A Poem of Death

Around 1989 or 1990 I met a man who killed another man, cut his body into manageable pieces with a chain saw, placed the pieces into a 55 gallon drum, filled it with cement, and dumped it into a pond in Indiana.  Apparently it was a power struggle in a local motorcycle gang.  I was the booking officer at the Marion County lockup when he turned himself in 17 years after the act.  He told the detectives that his conscience had gotten the better of him.

But his confession was dry, factual, and disconnected, as though he was reading from a book just pulled from the shelf.  I have met a lot of criminals and people who have done some things so heinous  most would consider impossible to do….  But this fellow who feared for his own soul, (I think, more so than the poor bastard they found in the barrel/pond days later), stuck with me.

“Confessional Poetry” was first coined by a writer who was studying Robert Lowell’s “Poetry as Confession.”  The term was used to signify poetry written as confession, or personal concessions of shame.  Ted Hughes’ publisher later further defined “Confessional Poetry” as a disconnect from emotion when Ted’s wife, Sylvia Plath, began experimenting with it.  I’ve read a lot of
sylvia’s poetry and agree that there is a great disconnect with her view.  Another confessional poet that I am more familiar with is Anne Sexton, whose writings I find alive, stark, colorful, wrenching…..  I’ve often felt if Picasso were a poet, he would be Anne Sexton.

Anyway, I don’t think confessional poetry is anything to be ashamed of.  Anne and Sylvia wrote about things in a time in our history that many would have been ashamed of, though.  Thoughts of suicide, for example, is something you wouldn’t have told your neighbors about in the 1950s or 60s.  Nor that one was seeking medical attention for mental health problems.  

Unfortunately both of the writers, Anne and Sylvia,  were probably suffering from deep clinical depression during most of their adult lives, which makes the whole area of confessional poetry lean toward that sort of aura. (Since these two women are probably the most famous poets that used confessional poetry.)  But it truly isn’t just associated with mental health or suicide.  In my opinion confessional poetry is best described as a complete disconnect from human emotion that most would find odd.  “I ran over a nest of baby bunnies with the lawnmower today.  I didn’t see them burrowed there.  It was odd to see their little feet thump, thump, thumping in the hole as it slowly filled with blood from their missing heads.  I wondered how long they would – could – thump, splash, thump without their heads.”  That’s disconnect!  No mention of the bunnies feelings, or that of their mother who must be off in the taller grasses watching…. 

So hence the gentleman who killed the reigning president of his motorcycle club, (in a most entirely grisly way,) in order that he might become president –  which he did.  (Not sure if it’s important to know that the dead man was his brother-in-law.) Anyway, to me at least, that is disconnect.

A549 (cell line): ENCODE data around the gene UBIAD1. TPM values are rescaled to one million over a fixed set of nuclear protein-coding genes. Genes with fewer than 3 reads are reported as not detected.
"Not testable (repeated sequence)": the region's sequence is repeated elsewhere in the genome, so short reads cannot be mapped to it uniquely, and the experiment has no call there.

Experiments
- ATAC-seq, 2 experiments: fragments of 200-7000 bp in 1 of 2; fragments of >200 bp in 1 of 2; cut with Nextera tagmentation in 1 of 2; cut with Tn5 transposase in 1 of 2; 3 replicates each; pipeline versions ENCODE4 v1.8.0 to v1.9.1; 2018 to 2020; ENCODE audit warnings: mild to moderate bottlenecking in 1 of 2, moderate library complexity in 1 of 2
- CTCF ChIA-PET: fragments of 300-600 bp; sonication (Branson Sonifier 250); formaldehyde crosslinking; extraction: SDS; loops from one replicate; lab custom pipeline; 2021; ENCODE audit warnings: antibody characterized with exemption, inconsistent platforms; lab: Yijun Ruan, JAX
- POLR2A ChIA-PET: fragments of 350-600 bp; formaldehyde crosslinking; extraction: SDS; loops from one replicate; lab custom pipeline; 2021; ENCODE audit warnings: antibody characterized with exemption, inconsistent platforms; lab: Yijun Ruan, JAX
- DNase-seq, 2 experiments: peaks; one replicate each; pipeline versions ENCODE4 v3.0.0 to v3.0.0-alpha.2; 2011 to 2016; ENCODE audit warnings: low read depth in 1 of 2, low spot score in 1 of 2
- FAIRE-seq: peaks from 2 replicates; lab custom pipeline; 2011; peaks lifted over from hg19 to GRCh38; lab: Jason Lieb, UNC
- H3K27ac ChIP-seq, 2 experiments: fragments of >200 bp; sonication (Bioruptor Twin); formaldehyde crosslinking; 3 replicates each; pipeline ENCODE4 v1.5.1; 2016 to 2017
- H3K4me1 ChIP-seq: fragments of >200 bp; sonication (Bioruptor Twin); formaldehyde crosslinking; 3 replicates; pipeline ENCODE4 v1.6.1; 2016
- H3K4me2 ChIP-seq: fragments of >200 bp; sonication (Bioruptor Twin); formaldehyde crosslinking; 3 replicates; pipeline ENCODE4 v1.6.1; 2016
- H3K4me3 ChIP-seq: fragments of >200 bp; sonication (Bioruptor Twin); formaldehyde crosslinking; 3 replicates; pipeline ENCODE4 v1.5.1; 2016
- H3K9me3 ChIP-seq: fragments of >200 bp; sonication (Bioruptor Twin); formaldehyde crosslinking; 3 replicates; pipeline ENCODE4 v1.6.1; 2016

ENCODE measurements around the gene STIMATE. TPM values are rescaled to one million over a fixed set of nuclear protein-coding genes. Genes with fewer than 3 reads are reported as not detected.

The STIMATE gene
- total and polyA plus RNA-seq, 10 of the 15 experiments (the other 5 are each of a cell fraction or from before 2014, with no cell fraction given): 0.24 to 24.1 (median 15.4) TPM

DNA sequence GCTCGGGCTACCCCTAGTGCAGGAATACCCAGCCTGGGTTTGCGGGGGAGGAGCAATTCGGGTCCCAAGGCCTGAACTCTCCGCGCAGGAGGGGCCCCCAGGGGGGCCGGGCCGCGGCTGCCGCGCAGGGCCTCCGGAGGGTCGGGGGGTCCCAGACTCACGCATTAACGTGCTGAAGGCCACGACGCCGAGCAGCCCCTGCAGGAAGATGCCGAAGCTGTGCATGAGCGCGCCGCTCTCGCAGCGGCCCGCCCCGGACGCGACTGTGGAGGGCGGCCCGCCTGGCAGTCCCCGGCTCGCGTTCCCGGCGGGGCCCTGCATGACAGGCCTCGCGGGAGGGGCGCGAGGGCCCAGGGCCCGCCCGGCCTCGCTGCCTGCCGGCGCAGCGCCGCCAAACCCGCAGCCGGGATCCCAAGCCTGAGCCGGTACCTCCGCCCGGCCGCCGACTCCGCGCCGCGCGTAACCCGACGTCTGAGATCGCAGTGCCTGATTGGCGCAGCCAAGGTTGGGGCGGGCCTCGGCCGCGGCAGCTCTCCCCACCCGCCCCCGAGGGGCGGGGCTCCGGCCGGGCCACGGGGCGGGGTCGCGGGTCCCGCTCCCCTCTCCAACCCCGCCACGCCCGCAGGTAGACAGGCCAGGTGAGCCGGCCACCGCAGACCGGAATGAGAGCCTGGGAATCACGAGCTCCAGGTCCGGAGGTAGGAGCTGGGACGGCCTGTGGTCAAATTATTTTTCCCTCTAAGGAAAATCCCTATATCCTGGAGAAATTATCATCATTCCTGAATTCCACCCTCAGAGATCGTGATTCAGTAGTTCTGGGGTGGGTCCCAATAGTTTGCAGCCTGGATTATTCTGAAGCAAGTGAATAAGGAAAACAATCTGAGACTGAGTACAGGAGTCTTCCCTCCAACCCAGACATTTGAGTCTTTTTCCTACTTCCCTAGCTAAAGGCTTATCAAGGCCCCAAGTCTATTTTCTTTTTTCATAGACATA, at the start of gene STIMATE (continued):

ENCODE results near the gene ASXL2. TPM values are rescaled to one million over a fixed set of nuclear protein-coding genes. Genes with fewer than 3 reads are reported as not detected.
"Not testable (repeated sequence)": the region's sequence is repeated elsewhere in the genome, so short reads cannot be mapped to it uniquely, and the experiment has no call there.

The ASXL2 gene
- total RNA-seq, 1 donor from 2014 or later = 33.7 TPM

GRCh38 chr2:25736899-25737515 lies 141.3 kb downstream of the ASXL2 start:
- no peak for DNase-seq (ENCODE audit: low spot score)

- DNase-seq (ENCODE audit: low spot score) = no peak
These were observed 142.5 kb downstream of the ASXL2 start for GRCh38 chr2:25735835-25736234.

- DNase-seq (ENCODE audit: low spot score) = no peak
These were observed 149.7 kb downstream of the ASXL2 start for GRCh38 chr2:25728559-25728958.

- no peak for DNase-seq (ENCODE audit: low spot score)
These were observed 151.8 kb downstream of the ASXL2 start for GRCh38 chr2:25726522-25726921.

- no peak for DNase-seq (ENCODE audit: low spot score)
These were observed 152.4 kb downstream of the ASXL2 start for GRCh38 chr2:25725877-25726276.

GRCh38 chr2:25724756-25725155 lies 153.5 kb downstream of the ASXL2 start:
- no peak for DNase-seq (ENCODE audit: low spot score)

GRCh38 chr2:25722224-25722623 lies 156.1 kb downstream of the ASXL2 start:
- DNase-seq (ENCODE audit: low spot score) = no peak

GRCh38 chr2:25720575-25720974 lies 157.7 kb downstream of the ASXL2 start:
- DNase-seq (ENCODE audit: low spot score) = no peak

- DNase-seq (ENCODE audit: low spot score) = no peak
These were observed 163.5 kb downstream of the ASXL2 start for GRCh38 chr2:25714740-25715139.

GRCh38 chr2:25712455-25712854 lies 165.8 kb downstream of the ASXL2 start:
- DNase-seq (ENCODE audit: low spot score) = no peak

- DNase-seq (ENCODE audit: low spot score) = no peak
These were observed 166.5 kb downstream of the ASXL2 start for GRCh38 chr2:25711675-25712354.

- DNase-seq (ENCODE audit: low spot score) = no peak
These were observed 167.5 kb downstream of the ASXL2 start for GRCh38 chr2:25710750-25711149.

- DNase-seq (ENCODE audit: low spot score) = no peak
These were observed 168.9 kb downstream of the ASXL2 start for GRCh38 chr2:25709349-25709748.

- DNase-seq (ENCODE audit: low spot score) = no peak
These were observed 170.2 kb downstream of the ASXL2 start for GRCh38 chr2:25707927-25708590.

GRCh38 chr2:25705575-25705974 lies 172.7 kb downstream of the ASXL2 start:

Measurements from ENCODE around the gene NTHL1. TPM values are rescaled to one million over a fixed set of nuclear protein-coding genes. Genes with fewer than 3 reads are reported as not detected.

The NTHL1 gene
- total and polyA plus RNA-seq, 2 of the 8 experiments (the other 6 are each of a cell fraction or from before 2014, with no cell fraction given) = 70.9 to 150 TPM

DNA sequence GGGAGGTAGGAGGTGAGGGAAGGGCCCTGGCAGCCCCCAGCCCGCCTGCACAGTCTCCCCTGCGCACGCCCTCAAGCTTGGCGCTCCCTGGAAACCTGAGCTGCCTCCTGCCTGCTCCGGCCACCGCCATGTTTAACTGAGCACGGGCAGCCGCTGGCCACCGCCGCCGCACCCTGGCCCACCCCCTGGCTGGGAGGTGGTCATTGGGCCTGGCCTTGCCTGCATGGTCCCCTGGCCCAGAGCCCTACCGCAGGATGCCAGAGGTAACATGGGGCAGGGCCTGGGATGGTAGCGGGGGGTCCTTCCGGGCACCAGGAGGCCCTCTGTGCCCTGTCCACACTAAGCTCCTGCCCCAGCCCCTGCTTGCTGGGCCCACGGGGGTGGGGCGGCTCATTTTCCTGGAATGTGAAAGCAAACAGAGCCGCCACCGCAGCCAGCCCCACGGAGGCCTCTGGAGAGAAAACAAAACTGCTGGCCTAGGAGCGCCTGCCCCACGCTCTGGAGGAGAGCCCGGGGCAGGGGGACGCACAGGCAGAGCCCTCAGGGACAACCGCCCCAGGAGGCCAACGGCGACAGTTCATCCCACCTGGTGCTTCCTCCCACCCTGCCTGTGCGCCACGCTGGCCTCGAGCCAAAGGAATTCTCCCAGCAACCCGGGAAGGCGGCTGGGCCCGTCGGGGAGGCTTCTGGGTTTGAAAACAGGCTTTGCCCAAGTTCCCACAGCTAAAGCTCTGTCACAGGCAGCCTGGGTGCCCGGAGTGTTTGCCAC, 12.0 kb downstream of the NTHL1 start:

But again, murder is not necessarily the main focus of disconnect either.  It is just precarious that murder is something most of us would be intrinsically incapable of doing……  so the disconnect would be phenomenally huge there….. 

Anyway, a fellow poet recently wrote a poem about death that was starkly disconnected from emotion and it struck me to be so similar to Anne’s writings.  I told this poet that her writings reminded me of Anne’s writing and it seems to me that she took offense to that.  It was intended as a compliment though, because if someone had told me that my own poetry resembled Anne Sexton’s my feet would not have touched the ground for a week.  But that’s the beauty of life….  The regard to feel and believe as we each wish.

I want to repeat something I have believed all of my life:  the poet does not define his poetry, as in all art – the viewer does.  This confessional poem was written in honor of my fellow poet, who I inadvertently insulted and dearly apologize for.

A Poem of Death

A painting hangs over a hole in the wall.

People will come and say,
Oh, a beautiful painting today.
Its flowerful colors wash us away.

We wish, We hope, We long to be,
a field so green as its majesty,
a sky so blue as its melody….
But never to see the travesty….
(Behind the painting.)

They will laugh, and drink, and merrily
sing their songs so happily.
Another round for happy clowns,
and the things they can not see.

Their party will be long and last into night,
Their blissful ignorance never reaching light.
Another smile, another cheer,
A good “Bravo!” and “Here, Here!”
Reaching for another beer,
Hoping the painting will hang another year…..

Today I died,
and did not say goodbye.
But I whispered my reasons why –
into the hole in the wall.
And it will only be heard by the herd, one and all,
Whence that painting might rot and fall.
And my friends, that painting WILL rot and fall.

Beware thee, the whispered mystery, of Death’s sweet call.
For it lurks in every wall….
Yours, and yours, and yours…..

(paint your painting now)
,

© 2013 John Allen Richter

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About johnallenrichter

I am an aspiring Poet and adorer of life, a conqueror of nothing. However I am a champion curator of truth and friendship and hold both of those things most dearly to my heart. Welcome to my mind's eye. I hope you will enjoy what you may find and please know that you have a friend here. View all posts by johnallenrichter

4 responses to “A Poem of Death

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